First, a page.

A tough conversation to discuss with clients is the need for long-term care insurance. No one wants to think about not being able to take care of a loved one, let alone themselves. You work your entire life to have a comfortable retirement; wouldn’t you want to protect your assets if you were to need care?
What if I told you that:
- Someone turning age 65 today has almost a 70% chance of needing long-term care services[i]
- Women tend to need care longer (3.7 years) than men (2.2 years)i
Some people believe that Medicare pays for long-term care; however, that is not the case. If you meet the following conditions, Medicare will pay 100% of your costs only for the first 20 days.
- You had a recent hospital stay for at least three days
- You are admitted to a Medicare-certified nursing facility within 30 days of your prior hospital stay (not all facilities are Medicare-certified)
- You need skilled care, such as physical therapy or skilled nursing services[ii]
After 20 days, up until day 100, you pay your expenses up to $170.50 per day. That is up to $13,640 for 80 days of care. After 100 days, you are fully responsible for the cost of care if you remain in a skilled nursing facility.
What are my long-term care insurance options?
While the statistics above are compelling, there are still those that don’t see the point in paying for long-term care insurance because it will be a waste of money if they never need it.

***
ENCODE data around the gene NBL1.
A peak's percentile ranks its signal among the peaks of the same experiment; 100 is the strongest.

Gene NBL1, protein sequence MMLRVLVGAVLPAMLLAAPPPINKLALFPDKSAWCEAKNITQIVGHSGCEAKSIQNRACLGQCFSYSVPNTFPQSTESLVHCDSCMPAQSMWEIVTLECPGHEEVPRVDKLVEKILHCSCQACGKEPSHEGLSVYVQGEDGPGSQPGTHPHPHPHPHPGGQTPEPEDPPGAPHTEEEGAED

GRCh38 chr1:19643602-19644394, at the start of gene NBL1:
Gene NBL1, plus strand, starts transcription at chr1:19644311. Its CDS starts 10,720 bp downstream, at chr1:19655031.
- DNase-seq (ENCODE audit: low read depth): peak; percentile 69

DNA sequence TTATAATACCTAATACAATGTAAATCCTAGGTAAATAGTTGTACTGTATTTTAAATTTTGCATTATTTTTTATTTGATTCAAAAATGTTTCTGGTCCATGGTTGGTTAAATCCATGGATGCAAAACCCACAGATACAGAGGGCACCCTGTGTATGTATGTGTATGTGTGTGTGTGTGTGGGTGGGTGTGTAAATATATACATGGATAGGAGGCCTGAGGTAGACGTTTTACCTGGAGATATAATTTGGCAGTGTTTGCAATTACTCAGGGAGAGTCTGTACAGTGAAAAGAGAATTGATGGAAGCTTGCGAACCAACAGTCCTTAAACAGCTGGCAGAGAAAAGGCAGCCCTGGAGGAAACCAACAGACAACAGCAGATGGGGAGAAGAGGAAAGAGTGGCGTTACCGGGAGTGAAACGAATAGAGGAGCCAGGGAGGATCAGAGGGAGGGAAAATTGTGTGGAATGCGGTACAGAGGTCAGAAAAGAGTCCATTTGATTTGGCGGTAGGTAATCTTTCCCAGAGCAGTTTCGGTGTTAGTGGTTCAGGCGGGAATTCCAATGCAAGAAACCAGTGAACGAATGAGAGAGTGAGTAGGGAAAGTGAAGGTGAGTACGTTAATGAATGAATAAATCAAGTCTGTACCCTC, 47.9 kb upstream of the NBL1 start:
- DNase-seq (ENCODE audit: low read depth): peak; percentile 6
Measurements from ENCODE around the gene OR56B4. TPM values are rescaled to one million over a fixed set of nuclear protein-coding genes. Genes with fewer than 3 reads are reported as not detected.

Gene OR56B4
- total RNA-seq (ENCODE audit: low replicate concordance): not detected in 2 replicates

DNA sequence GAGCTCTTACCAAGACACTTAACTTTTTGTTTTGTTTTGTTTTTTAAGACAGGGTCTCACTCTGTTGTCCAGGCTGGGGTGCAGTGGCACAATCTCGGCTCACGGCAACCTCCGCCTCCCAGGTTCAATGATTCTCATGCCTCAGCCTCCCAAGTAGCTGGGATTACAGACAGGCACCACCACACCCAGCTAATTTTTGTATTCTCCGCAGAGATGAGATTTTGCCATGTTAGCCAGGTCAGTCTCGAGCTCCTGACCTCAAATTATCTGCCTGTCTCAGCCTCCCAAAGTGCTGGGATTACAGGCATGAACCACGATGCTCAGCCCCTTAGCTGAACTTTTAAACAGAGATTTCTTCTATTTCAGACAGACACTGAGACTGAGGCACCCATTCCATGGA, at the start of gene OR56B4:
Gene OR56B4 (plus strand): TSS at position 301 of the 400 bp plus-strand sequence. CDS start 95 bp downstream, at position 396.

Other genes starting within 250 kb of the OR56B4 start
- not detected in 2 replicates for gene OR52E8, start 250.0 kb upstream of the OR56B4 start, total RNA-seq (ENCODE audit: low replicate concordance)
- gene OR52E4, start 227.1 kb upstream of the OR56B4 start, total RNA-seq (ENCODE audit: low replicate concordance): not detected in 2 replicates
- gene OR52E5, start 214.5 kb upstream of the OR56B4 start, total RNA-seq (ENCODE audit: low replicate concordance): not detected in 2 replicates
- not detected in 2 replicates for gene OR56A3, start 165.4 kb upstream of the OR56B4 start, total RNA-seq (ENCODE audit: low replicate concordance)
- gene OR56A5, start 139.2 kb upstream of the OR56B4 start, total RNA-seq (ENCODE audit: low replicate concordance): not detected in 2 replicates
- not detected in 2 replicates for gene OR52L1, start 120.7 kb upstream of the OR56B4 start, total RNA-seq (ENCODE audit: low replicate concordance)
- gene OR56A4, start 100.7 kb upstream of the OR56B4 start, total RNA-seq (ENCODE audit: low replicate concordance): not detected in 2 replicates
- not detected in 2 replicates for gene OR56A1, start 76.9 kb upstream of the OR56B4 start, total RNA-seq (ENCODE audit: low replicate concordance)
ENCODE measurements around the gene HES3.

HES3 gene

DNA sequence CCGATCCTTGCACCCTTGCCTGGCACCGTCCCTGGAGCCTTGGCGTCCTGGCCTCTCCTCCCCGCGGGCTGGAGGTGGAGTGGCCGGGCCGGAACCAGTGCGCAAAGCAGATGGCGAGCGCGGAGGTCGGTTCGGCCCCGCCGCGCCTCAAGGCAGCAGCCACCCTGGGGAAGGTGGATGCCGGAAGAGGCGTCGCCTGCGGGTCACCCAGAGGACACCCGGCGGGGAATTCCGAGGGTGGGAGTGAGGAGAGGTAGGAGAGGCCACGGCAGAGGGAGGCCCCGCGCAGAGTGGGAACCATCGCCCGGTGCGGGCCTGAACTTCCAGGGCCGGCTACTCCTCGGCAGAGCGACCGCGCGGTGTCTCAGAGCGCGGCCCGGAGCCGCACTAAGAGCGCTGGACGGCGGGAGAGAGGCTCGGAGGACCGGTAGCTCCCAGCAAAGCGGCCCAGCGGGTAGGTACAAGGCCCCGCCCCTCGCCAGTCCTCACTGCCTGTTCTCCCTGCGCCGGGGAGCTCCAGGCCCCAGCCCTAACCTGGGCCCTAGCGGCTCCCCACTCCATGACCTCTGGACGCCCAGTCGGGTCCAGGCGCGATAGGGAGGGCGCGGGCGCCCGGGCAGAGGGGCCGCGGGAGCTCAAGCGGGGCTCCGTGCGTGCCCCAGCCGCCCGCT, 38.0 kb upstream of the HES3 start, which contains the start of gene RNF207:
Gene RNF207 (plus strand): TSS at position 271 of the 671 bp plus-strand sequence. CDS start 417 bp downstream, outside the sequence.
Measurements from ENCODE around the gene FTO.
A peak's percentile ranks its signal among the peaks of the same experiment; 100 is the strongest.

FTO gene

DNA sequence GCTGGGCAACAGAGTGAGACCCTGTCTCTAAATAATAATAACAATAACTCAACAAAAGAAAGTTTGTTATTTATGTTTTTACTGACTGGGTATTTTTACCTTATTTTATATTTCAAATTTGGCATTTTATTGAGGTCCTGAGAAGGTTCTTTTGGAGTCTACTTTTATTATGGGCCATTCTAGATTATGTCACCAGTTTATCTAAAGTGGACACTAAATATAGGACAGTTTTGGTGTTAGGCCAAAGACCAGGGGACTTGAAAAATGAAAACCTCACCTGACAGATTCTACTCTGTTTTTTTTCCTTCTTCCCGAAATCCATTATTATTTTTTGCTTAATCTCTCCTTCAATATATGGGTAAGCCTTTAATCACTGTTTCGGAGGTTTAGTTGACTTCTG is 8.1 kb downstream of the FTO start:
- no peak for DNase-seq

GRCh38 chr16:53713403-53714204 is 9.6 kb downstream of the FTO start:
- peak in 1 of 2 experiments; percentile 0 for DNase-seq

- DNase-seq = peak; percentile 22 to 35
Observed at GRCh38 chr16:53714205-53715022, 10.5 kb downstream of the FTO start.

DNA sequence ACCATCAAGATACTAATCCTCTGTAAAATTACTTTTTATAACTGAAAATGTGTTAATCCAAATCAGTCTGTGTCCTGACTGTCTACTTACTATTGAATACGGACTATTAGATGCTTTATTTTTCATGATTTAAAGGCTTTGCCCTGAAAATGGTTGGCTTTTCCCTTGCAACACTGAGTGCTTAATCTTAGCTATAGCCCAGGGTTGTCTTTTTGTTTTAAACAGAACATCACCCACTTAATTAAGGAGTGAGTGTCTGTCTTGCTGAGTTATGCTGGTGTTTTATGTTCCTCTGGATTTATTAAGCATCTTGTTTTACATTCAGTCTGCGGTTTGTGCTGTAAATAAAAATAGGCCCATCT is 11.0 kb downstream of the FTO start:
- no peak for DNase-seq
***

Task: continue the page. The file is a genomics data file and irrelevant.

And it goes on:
With traditional policies, you pay an annual premium, which isn’t locked in and will most likely increase as health care costs increase. Traditional long-term care policies are customizable. You may elect from a variety of benefit periods, elimination periods, and inflation protection options. Many long-term care policies offer an optional benefit known as “shared care,” which allows couples to share their benefit. If you don’t need long-term care and you pass away, the policy goes away.
There are also asset-based long-term care policies (also called linked benefit LTC), which are becoming increasingly popular. These are life insurance policies that offer tax-free long-term care benefits in addition to, or in place of, a death benefit. Asset-based policies can be funded with a lump-sum payment or paid over a period of years. The advantage of this type of policy is that if you never need long-term care, your beneficiaries will get the death benefit, and the money you put into it won’t be “wasted.”
Having a plan in place
Regardless of your decision to get long-term insurance, you should still be proactive by educating yourself early about potential care options and funding sources. Discuss this further with your loved ones to make it easier to put a solid plan in place.
Genworth has a great site that breaks down the average cost of care in your area by the type of care you receive: See Genworth’s Cost of Care Survey here!
Join us at our Long-Term Care Planning Webinar!
Join us on November 18th at 11 am for a webinar, The Power of Longevity Planning, to learn more about long-term care and how you can prepare yourself and protect your assets.
As always, we’re here to discuss your long-term care insurance options and help guide you through a successful retirement.
Let's Keep The Conversation Going
Send Erin M. Ansalvish a note.
Tags: long-term care